63

Is there's a way to make sure that non-open source programs are really using end-to-end encryption? Only by deep reverse-engineering. Which is hard, and might be illegal. Plus the apps are a moving target: they change like weekly. And, using end-to-end encryption is not proof that no interception is possible: this encryption (or its key generation) could be ...


51

Encryption algorithms and hash algorithms both belong to the realm of cryptography but are two different things: Encryption doesn't contain hash functions. As stated on Wikipedia: In cryptography, encryption is the process of encoding a message or information in such a way that only authorized parties can access it and those who are not authorized cannot....


51

Here's a very simple timing side channel attack that you might even see in movies. Suppose you're trying to log in to a computer with a password, and the victim compares your password byte by byte but stops early if there's a mismatch: for (i = 0; i < n; i++) if (password[i] != input[i]) return EFAIL; How do you attack this? Try a password like ...


45

I will go out on a limb here and say that it reeks of snake oil. I have seen the answer by @dirdi, but I am very skeptical. It is clear from the paper that the authors have almost no understanding of cryptography: they refer to algorithms used as DES, AES and RSA, and that quantum computers break them all. We know that quantum computers only have quadratic ...


44

This is expected behavior since 7zip uses Cipher Block Chaining (CBC) mode for encryption. For which you need the Initialization Vector (IV) to be unique and unpredictable. It was using 64-bit IV but fortunately, that was changed to 128; Encryption strength for 7z archives was increased: the size of random initialization vector was increased from 64-bit to ...


39

Time-lock puzzles appear to be what you want (see for example this). A basic construction is via "Repeated Squaring in the RSA group". Let $p,q$ be large primes, and let $N = pq$. The goal is, for fixed $t>0$, to compute $2^{2^t}\bmod N$. There are two "obvious" ways to do this, depending on whether you know the factorization of $N$ or don't. If you do ...


35

First problem is you're not specifying at all how many swaps you need to do for a given message length, other than saying it's "several." For an $n$-bit messsage there are $n!$ ways of rearranging its bits, gives a lower bound of $\mathrm{log}_2(n!) = \sum_{i=1}^{n}\mathrm{log}_2(i)$ bits for on how much pseudorandomness you'll need. Rather than analyze a ...


34

From the application designer's perspective: Yes, by using an authenticated cipher like AES-GCM or crypto_secretbox_xsalsa20poly1305, which you should do anyway. See the scrypt tool for an example of an application that does just that: encrypts a single file using a key derived from a password using an authenticated cipher—specifically, the tool uses AES-...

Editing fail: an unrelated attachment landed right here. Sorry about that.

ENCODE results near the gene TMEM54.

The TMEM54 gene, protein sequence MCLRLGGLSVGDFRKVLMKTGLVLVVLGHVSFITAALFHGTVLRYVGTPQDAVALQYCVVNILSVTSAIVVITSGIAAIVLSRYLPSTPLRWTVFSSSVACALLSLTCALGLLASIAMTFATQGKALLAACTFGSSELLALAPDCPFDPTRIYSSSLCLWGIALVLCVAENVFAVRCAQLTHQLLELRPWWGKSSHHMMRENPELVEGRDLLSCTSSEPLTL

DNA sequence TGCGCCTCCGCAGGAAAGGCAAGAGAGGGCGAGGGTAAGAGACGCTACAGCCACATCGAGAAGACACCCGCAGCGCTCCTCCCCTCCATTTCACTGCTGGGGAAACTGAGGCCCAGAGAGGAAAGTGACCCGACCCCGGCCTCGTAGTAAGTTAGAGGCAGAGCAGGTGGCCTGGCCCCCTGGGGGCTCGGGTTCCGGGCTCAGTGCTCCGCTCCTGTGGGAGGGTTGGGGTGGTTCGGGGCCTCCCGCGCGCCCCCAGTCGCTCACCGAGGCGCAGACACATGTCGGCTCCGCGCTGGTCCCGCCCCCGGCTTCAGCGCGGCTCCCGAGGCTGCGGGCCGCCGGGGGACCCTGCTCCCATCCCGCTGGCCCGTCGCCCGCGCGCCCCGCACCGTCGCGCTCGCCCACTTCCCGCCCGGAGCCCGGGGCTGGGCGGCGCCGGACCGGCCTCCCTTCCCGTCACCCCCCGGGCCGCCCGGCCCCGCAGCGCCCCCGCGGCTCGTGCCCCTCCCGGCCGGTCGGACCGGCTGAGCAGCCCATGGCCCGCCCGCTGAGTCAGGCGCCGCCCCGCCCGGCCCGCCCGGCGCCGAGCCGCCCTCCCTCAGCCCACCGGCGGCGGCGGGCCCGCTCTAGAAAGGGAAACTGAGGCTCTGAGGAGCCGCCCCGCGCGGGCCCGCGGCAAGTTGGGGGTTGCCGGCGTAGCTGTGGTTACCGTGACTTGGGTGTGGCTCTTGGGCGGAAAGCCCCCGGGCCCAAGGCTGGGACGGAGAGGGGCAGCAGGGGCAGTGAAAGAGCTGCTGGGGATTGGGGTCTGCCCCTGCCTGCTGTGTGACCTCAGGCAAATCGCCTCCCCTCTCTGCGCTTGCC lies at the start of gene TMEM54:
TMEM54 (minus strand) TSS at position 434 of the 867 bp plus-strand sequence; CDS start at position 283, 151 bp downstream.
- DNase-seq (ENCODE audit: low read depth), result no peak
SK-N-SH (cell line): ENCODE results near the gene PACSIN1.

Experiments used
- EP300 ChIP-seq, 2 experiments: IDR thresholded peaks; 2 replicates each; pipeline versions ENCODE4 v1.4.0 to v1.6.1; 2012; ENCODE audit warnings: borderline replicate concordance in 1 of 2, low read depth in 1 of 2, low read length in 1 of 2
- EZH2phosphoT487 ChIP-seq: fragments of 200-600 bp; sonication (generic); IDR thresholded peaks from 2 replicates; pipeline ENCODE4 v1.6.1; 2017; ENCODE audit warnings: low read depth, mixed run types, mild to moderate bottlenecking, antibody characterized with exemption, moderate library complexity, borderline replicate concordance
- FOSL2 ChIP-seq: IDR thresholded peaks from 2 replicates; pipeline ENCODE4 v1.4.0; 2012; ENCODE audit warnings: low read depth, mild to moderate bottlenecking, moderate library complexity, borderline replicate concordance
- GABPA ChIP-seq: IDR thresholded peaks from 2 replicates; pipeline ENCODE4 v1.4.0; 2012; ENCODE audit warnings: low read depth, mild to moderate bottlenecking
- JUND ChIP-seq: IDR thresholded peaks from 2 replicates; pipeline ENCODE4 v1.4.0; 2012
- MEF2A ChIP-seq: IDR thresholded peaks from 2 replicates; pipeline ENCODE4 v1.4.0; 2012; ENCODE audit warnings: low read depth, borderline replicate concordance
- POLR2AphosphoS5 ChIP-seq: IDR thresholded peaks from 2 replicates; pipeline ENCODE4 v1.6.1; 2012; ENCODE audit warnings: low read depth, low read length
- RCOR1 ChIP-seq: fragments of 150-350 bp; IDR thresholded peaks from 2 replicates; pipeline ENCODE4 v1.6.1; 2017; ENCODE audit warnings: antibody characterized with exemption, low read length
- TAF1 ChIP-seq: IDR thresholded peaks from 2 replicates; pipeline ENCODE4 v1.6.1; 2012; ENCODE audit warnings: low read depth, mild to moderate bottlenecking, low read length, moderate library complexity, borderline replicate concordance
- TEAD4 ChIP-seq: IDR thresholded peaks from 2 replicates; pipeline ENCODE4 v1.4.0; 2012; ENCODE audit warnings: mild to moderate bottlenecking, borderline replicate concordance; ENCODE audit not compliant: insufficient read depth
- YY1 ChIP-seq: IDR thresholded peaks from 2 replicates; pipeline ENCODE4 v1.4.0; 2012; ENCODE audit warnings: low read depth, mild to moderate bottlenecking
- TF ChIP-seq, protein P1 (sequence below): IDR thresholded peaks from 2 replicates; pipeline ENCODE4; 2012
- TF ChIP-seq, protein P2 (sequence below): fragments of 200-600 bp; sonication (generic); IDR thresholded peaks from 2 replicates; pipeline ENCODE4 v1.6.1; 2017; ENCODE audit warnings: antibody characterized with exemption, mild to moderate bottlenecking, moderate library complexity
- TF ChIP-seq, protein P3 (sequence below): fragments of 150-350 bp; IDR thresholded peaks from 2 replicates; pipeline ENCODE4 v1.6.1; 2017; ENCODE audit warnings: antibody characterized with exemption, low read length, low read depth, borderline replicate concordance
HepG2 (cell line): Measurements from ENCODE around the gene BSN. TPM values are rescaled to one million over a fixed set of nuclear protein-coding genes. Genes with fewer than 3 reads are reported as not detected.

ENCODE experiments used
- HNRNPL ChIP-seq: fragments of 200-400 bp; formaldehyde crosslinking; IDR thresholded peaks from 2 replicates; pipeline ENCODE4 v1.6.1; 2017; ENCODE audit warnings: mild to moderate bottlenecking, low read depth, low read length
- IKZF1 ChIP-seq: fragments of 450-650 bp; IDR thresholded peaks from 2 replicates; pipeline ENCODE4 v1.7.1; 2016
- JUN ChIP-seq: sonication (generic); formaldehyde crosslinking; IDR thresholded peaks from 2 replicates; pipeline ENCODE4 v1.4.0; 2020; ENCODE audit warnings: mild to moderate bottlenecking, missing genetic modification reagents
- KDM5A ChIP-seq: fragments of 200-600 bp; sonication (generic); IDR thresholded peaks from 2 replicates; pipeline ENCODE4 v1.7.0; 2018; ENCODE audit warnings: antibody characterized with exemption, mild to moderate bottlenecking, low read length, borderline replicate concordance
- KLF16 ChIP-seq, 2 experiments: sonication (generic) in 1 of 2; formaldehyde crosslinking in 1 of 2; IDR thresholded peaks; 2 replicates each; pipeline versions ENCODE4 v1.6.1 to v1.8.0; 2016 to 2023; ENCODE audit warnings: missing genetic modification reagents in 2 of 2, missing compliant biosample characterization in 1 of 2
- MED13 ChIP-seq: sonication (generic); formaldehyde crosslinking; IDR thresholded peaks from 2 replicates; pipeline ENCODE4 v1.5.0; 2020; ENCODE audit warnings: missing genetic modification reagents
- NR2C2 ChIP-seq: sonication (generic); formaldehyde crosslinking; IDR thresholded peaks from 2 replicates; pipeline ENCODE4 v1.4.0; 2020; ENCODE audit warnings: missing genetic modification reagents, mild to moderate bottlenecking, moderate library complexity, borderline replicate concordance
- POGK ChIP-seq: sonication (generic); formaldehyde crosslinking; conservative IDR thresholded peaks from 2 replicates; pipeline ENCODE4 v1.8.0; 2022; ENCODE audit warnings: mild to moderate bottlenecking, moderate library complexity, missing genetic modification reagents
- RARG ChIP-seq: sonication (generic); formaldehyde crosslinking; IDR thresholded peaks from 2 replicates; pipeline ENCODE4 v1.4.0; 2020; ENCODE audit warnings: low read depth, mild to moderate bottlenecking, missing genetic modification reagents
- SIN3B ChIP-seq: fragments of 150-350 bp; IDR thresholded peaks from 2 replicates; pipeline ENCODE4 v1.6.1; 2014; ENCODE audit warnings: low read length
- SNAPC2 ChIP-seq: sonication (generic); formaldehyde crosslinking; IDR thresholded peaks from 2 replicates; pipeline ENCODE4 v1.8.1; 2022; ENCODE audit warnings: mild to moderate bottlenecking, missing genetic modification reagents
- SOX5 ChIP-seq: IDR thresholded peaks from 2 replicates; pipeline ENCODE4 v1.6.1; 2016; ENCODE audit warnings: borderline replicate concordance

30

Somewhat offtopic, but I think you're missing something: The 5$ wrench method. It might take 2 - 8 hours to decrypt a password, but it takes 20seconds to reset a router (sorry if you didnt think of this shortcut, but you probably would've at some point). Most routers have some form of parental controls. You could set them to specific hour so that during ...


30

No, it is not a good idea to hash phone numbers. There are only a limited number of phone numbers, so it is pretty easy for an adversary to try and hash all of them. Then you can simply compare the hash of each with the stored hash. Generally you don't have to deal with all telephone numbers, only a subsection of phone numbers anyway (for a specific country ...


25

How are these (magic) numbers chosen? It heavily depends on what algorithm and which of its magic numbers. They seldom are entirely arbitrary. In AES, it is often taken the lowest value such that a certain mathematical property holds, with that property (demonstrably or plausibly) working towards security. In other algorithms, it could be values that pre-...


24

If a computer is doing the selection of PIN numbers, then you would be very lucky indeed to guess a PIN in three times. The entropy - assuming that all numbers are valid - is of course $\log_2{10^8} \approx 26.57$ bits. The chances of guessing the PIN correctly in 3 tries is $$1 - \frac{x-1}{x} \cdot \frac{x - 2}{x-1} \cdot \frac{x-3}{x-2} = 1 - \frac{x-3}{...


20

The best solution is out of scope for this website. Just apply an algorithm that converts binary data to human-readable pronounceable text. A simple solution, much like base-64 or diceware, would be to download a dictionary, split binary ciphertext into chunk, and replace each chunk by selecting the nth word in the dictionary. Join the words together using ...


20

Encryption implies that with the appropriate key, it is possible to decrypt and recover the original message. Which (in general) is not possible from a hash. Thus “I will encrypt” is not adequate if one is going to hash. While it is possible to construct hashes from encryption primitives (such as block ciphers), and vice versa, they are different beasts.


20